Thursday, November 24, 2011

Special new post - bad-ass cockroaches


I'm sure you've been on a flight, when dinner arrives and there are little blister-packs of butter and salad dressing or UHT milk. The chances are, when you tried to open these, you ended up wearing some of the aforementioned foodstuffs. They're apparently hygienic, efficient and very  cumbersome. This is why I think it's rather ironic that meals in the stroke ward where I was staying often arrived with these little blister-packs. If you ordered a salad, you'd get two little plastic containers of salad oil and mayonnaise.  Now, one of the many things that stroke patients find difficult, is using fingers for any task that requires a fair amount of dexterity, so come dinner-time the nurses have their work cut out trying to open the packages for us patients. But since nurses quite rightly believe that their talents would be better employed helping people who have fallen or gone into cardiac arrest, they often place these food-opening tasks fairly low on their to-do list. And so we patients struggle away with these stupid portions of jam or salad dressing entombed in plastic. We try holding the packs with our teeth then using our 'good' hand to tear along the dotted line, or wherever we're supposed to tear. The result is usually messy - little explosions of condiment fly about the ward. Patients have pyjamas or bedclothes covered in splots of dislodged marmalade or projectiles of jam. And should the viscous liquids land on the floor, a patient, visitor or even a nurse is liable to slip and go arse over tit.

I decided after my stroke that I wouldn't do jokes about my time in the ward, because the nurses and doctors were so great that I didn't want to make their dedication the stuff of comedy, but I think it's probably more interesting than blogging about bloody daleks. And I'm almost fully recovered from my stroke so now I figure there's enough distance to make stroke jokes. Sometimes, when I'm having intense difficulty making myself understood (this usually happens when I'm on the phone) I tell the person gently that I've had a stroke and it would help if we could talk more slowly. Yesterday I rang Penguin in Sydney and managed to get past the recptionist, but I ended up with someone's personal assistant and she really couldn't understand a thing I was saying. I apologised and told her that I'd had a stroke. I was surprised when she replied that she had it too, the whole office did and so did her boyfriend and it was horrible and he really should be home in bed. I realised she thought I'd said that I had a cold, because that's what people usually say, and she went into automatic response mode which is to imply that her lot is much worse than yours. Or perhaps I'm wrong? Perhaps the entire Penguin staff had been struck down by a stroke pandemic? And perhaps the personal assistant and her boyfriend really did suffer a joint stroke, in which case they should most certainly have been in bed.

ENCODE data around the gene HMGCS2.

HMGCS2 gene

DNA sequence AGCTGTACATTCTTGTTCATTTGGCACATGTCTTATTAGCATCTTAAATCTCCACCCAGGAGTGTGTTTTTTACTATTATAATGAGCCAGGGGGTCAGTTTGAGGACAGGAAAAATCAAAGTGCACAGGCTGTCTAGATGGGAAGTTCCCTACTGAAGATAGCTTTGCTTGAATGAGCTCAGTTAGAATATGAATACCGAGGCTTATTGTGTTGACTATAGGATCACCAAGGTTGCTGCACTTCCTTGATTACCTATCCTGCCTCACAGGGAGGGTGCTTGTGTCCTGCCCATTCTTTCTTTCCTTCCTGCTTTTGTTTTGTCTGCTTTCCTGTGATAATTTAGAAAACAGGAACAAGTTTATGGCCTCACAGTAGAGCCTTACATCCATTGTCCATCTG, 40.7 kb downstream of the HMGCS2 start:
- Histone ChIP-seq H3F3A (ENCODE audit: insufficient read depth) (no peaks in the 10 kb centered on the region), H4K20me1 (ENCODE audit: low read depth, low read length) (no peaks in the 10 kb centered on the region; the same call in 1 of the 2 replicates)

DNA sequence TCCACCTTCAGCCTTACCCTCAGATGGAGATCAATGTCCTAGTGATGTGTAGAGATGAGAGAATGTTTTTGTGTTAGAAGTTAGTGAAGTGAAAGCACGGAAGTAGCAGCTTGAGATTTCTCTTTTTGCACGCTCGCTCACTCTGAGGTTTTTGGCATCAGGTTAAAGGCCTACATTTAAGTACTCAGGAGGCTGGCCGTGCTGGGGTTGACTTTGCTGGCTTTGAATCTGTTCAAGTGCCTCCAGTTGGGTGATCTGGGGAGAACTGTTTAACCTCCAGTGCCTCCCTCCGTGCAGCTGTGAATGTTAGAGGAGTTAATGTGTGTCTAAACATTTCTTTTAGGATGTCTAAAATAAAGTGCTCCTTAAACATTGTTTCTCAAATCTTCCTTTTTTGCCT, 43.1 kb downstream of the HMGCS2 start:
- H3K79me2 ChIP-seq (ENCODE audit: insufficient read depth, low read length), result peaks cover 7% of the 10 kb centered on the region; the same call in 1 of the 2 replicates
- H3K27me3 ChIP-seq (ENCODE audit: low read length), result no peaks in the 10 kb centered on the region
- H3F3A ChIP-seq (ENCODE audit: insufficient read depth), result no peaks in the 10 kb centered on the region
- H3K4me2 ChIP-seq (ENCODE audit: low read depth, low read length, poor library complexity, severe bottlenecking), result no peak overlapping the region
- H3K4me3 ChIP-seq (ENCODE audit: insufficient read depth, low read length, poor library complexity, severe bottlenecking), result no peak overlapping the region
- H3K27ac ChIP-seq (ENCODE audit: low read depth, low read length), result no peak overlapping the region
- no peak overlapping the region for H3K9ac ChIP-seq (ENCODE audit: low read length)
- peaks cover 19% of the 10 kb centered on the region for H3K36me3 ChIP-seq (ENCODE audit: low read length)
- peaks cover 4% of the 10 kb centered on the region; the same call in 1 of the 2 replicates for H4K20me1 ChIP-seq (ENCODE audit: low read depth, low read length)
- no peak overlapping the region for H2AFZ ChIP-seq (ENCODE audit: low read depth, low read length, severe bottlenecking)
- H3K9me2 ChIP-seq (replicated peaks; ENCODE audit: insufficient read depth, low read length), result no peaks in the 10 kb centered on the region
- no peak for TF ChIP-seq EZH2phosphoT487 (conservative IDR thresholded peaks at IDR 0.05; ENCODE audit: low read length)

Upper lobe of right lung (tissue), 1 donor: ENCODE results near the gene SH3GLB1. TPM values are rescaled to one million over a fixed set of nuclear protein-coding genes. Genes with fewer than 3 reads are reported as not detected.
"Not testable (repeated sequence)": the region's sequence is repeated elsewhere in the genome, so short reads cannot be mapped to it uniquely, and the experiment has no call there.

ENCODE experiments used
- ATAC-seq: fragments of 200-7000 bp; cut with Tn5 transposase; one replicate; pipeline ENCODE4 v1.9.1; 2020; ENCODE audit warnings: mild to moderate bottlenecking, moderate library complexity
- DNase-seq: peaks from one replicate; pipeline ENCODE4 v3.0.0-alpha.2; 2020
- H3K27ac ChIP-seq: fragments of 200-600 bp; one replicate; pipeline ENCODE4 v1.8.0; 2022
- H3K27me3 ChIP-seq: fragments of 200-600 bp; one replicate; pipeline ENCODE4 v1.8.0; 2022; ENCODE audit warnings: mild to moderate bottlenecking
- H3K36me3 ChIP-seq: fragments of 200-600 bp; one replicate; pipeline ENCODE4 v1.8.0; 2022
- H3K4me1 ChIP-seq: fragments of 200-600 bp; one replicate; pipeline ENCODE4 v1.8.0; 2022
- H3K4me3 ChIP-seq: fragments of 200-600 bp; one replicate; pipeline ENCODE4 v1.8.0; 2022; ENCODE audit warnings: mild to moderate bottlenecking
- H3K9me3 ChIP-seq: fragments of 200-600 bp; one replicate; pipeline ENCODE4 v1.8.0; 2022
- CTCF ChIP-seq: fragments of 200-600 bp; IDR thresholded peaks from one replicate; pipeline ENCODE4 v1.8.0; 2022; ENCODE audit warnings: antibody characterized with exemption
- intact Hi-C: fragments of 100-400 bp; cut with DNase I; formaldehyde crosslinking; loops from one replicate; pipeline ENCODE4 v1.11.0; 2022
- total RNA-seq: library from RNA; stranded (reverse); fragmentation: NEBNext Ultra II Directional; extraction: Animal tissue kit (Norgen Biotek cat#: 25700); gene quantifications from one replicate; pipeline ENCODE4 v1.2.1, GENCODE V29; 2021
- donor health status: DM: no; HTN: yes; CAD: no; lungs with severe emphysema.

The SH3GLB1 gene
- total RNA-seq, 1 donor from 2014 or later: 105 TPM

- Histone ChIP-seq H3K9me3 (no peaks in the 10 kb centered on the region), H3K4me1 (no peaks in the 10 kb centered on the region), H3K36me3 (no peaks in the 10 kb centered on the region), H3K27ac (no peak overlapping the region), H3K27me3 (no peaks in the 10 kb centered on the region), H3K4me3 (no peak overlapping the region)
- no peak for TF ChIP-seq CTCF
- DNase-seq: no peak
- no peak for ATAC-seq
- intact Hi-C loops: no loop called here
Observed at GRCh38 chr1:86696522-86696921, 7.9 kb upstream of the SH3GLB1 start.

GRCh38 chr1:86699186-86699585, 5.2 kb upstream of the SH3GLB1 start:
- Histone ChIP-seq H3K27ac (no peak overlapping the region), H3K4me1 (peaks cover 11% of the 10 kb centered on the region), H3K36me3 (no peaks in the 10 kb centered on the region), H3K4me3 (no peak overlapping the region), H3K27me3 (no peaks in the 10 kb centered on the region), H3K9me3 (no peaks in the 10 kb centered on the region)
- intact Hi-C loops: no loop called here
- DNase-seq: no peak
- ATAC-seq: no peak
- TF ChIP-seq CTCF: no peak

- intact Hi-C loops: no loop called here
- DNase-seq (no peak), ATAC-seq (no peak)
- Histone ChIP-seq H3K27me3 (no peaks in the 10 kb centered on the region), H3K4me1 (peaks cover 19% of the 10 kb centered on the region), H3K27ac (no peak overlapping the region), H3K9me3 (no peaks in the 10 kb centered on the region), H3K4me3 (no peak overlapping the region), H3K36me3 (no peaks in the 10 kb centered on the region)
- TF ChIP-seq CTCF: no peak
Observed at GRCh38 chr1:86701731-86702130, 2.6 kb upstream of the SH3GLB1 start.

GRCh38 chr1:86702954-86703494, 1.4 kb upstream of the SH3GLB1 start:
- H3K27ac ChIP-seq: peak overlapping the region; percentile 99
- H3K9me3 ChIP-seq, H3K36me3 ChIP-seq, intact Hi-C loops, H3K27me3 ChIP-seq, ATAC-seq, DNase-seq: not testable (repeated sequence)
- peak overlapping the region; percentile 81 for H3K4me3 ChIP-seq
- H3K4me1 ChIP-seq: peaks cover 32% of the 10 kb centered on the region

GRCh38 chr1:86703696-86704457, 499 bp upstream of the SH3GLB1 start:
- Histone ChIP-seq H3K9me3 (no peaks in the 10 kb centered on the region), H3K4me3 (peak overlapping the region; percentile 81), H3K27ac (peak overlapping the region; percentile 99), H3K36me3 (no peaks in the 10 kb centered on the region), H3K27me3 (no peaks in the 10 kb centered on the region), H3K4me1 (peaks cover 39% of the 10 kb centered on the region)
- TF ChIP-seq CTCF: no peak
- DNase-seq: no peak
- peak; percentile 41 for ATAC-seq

It's important to keep your brain active after the stroke, so when I'm not doing physiotherapy I'm doing crosswords. I've also been writing mash-ups, since I'm not yet able to tackle a full script, novel or even a short story.Here's one, I'll be putting awhole heao of them in my next special Christmas post.
Here is the cover that Penguin's Karen Scott designed for my next book. It may relieve you to know there isn't a joke in the whole thing and absolutely no mention of strokes. I did, however, do the first copy edit after 'the incident' so expect some rather bizarre renderings of the English language.

6 comments:

michaelgerardbauer said...

I don't know what's wrong with those people you've been talking to Doug. I understood every word of that. Loved the verse and especially that cover.

Megan Jackson said...

Love the new poems, but it is probably helpful to test them out on some children. Sadly I just ran out of the Children's Lit class until next year...

Maree Kimberley said...

I, for one, love your odd little poems. They cracked me up :) I'm also impressed that your new book cover has a cockroach on it. Especially as it looks like a mobster cockroach.

DougMacLeod said...

MAREE kimberley, you're right. This definitely is not a nice cockroach.

Kristin said...

hiya Doug. great idea to blog about your progress and its impact on your day to day activities...as scaled back as they are and all. i loved Shiny Guys...it is the most poignant story I have read from you...and the cover is brilliant! look forward to your next instalment on the blog. take care xx kg

DougMacLeod said...

HI Kristin, The Shiny Guys was a challenge to write because it's the first time I've set out to write a book that is deliberately not funny. I'm still not sure what to make of it, but I agree that it's a fantastic cover.